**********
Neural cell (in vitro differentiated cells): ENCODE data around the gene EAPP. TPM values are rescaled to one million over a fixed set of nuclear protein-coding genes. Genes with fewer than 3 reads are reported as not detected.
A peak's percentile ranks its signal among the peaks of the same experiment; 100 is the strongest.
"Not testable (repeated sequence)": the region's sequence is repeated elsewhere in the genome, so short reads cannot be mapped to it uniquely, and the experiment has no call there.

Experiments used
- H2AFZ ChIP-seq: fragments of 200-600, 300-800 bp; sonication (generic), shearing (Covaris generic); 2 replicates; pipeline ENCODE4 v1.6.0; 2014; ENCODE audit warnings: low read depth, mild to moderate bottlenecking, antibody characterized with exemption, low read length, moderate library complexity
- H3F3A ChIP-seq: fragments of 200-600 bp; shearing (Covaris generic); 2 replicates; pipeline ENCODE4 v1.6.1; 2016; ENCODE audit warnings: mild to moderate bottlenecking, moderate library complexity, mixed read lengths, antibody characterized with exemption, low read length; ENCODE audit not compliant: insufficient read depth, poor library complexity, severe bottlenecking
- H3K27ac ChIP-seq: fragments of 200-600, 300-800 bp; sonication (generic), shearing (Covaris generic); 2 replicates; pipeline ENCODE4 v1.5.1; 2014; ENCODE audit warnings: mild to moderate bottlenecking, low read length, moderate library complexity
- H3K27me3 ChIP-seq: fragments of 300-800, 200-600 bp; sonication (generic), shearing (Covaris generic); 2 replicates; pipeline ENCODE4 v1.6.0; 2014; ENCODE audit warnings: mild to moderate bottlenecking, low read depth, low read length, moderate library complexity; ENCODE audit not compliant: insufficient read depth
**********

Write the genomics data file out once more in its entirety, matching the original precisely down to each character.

Neural cell (in vitro differentiated cells): ENCODE data around the gene EAPP. TPM values are rescaled to one million over a fixed set of nuclear protein-coding genes. Genes with fewer than 3 reads are reported as not detected.
A peak's percentile ranks its signal among the peaks of the same experiment; 100 is the strongest.
"Not testable (repeated sequence)": the region's sequence is repeated elsewhere in the genome, so short reads cannot be mapped to it uniquely, and the experiment has no call there.

Experiments used
- H2AFZ ChIP-seq: fragments of 200-600, 300-800 bp; sonication (generic), shearing (Covaris generic); 2 replicates; pipeline ENCODE4 v1.6.0; 2014; ENCODE audit warnings: low read depth, mild to moderate bottlenecking, antibody characterized with exemption, low read length, moderate library complexity
- H3F3A ChIP-seq: fragments of 200-600 bp; shearing (Covaris generic); 2 replicates; pipeline ENCODE4 v1.6.1; 2016; ENCODE audit warnings: mild to moderate bottlenecking, moderate library complexity, mixed read lengths, antibody characterized with exemption, low read length; ENCODE audit not compliant: insufficient read depth, poor library complexity, severe bottlenecking
- H3K27ac ChIP-seq: fragments of 200-600, 300-800 bp; sonication (generic), shearing (Covaris generic); 2 replicates; pipeline ENCODE4 v1.5.1; 2014; ENCODE audit warnings: mild to moderate bottlenecking, low read length, moderate library complexity
- H3K27me3 ChIP-seq: fragments of 300-800, 200-600 bp; sonication (generic), shearing (Covaris generic); 2 replicates; pipeline ENCODE4 v1.6.0; 2014; ENCODE audit warnings: mild to moderate bottlenecking, low read depth, low read length, moderate library complexity; ENCODE audit not compliant: insufficient read depth